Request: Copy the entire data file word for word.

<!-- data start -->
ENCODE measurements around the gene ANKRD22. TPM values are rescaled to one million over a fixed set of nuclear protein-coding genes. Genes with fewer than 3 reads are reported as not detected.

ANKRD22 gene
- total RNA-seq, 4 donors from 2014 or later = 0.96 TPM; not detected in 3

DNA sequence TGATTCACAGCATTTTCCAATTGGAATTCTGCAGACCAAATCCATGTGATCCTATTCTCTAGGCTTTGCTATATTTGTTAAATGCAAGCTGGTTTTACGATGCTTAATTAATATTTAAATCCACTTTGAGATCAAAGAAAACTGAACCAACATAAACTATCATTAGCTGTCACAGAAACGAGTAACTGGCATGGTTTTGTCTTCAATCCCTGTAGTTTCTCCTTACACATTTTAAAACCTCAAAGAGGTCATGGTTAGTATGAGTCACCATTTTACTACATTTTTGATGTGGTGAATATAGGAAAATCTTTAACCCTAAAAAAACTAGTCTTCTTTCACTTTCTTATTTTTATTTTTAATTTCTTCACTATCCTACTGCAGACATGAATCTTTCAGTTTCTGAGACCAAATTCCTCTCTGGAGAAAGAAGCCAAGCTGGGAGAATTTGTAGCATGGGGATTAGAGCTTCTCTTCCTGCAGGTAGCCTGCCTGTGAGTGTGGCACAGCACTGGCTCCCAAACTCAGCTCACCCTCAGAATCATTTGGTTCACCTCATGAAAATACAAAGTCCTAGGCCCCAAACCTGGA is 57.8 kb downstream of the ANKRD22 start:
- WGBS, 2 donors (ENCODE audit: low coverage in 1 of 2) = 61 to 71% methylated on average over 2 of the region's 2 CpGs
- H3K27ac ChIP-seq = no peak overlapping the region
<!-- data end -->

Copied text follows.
ENCODE measurements around the gene ANKRD22. TPM values are rescaled to one million over a fixed set of nuclear protein-coding genes. Genes with fewer than 3 reads are reported as not detected.

ANKRD22 gene
- total RNA-seq, 4 donors from 2014 or later = 0.96 TPM; not detected in 3

DNA sequence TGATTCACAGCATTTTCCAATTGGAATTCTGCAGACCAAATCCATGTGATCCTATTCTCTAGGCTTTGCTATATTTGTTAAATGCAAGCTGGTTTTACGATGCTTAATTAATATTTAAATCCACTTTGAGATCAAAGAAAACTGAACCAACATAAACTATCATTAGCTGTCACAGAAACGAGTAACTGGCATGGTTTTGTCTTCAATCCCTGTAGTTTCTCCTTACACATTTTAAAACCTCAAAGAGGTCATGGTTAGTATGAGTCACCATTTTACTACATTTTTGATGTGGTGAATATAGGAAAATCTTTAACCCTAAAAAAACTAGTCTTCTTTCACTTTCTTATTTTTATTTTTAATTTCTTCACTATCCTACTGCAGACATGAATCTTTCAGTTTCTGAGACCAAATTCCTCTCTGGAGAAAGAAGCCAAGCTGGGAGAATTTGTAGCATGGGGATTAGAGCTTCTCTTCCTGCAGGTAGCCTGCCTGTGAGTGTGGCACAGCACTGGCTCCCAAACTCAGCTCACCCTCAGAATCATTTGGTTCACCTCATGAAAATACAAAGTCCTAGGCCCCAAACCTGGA is 57.8 kb downstream of the ANKRD22 start:
- WGBS, 2 donors (ENCODE audit: low coverage in 1 of 2) = 61 to 71% methylated on average over 2 of the region's 2 CpGs
- H3K27ac ChIP-seq = no peak overlapping the region